Chiefland, Otter Creek water deal negotiations ongoing

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Rates at heart of matter

By Mark Scohier, Staff writer

Despite hopes to the contrary and nearly two hours of debate, Town of Otter Creek officials and representatives left Chiefland City Hall Monday still not knowing where they stand on a months-long plea for clean, fresh water.

At the meeting, Otter Creek representatives asked that Chiefland Commissioners decide on a water rate – the most contested issue associated with the proposal to pump water down a 12-mile pipe from Chiefland to Otter Creek – so that plans might move forward, but commissioners took no vote on the matter at the end and asked that attorneys representing the two municipalities first meet on contract specifics.

Joe Mittauer, head of engineering firm Mittauer and Associates, started the night’s discussion off with a description of the problem Otter Creek faces.

“I think everybody knows the Town of Otter Creek has a very serious water quality problem,” he said.

The town was ordered in 2011 by the Florida Department of Environmental Protection to fix the problem, he said to the crowd of municipal officials, area citizens and representatives from at least two state agencies. The water is tainted with cancer-causing chemicals that are the result of a byproduct of chlorine treatment, he said.

According to Mittauer, building and running a water treatment plant to solve a water quality problem for a small town such as Otter Creek wouldn’t be feasible because of the costs compared to the town’s small population and because of contaminants and bacteria that would continuously degrade the system. There are too many issues in Otter Creek, he said. “It’s just more than a small community can deal with.” 

The only other option, he said, is to pipe water in, yet there are no close sources of water, other than places like Bronson or Chiefland.  

Bronson turned the deal down last year, which, according to Mittauer, leaves Chiefland as the only viable choice.

After numerous meetings and eight drafts of potential deals between Chiefland and Otter Creek since February, folks on the Otter Creek end of things are ready to move forward, he said.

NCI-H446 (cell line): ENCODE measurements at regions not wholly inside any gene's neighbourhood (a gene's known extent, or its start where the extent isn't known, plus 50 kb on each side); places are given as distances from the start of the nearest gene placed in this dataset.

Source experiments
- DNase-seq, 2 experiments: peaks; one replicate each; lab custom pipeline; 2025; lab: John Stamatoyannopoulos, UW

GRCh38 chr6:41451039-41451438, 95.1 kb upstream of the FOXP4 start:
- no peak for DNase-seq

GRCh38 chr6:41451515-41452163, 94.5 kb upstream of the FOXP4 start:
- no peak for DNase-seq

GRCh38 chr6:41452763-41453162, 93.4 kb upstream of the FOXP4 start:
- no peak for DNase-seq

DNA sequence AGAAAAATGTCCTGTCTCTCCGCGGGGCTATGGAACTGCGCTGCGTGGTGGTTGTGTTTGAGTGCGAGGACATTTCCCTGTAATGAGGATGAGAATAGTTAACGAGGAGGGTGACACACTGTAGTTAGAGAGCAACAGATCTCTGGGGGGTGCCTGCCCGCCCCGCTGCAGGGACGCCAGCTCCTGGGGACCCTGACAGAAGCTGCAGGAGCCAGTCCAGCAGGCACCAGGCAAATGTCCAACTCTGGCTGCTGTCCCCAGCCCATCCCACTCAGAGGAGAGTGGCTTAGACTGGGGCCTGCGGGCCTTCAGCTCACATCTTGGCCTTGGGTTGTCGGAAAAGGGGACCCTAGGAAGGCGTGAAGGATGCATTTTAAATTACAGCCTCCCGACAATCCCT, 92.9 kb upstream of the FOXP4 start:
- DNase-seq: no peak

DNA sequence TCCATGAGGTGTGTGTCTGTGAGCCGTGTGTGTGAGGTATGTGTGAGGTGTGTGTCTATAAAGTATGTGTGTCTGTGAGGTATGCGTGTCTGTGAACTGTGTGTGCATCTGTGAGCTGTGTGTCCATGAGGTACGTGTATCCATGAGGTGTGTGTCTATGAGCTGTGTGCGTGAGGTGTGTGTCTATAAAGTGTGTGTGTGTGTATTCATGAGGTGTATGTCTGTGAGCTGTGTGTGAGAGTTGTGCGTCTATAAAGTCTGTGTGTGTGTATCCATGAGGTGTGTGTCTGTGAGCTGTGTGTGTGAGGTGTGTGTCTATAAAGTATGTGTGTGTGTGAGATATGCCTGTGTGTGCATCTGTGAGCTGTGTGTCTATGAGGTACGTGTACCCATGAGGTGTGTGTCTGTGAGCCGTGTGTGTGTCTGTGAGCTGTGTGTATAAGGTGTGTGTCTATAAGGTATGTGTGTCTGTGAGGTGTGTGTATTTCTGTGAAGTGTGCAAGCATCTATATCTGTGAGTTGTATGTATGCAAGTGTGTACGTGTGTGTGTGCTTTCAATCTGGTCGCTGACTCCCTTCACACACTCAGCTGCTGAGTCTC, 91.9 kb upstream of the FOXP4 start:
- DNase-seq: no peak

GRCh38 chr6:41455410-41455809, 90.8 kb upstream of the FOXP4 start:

Benefits to the city include about 6 miles of free pipeline – valued at $1.5 million – upgrades and additions to infrastructure, increased economic development and additional revenue from customers in Otter Creek, he said.

Still, Chiefland commissioners remained hesitant and, at times, some even appeared conflicted on which side of the issue they were on.

“Residents, for the most part, are absolutely adamant that we don’t sell water,” said Chiefland Mayor Teal Pomeroy, adding that residents would rather the state come in and take it anyway.

“Teal, put yourself in our position, “said Otter Creek Council Member Marie Murray. “In the Ten Commandments, it says help your neighbor.”

Pomeroy, in the past and during Monday night’s meeting, also stated he is in favor of selling water and that it’s he, himself, who is concerned the state might one day come and take whatever water it wants.

Despite this, sentiments expressed by commissioners and residents in past meetings overwhelmingly point to the price that should be charged for water, not whether or not it should be for sale. Many have objected to the idea that fees charged to Otter Creek would be less than what some Chiefland residents pay, a proposal Otter Creek has sought all along in order to afford paying back a loan the town will have to take out.

Chiefland City Manager Kevin Gay, armed with maps and bottles of water samples he claimed to have taken from water sources near Otter Creek, said the town needs to consider “other possibles.”

There are various other methods for getting clean water, he said. For instance, Gay offered, the town could purchase a tanker truck and haul water in every day.

“What source are we going to buy water from? “asked Otter Creek Mayor Cleah Martin.

“From Chiefland,” Gay responded.

Martin asked if just using a meter, such as the one that has already been proposed, in a line from Chiefland to Otter Creek wouldn’t make more sense.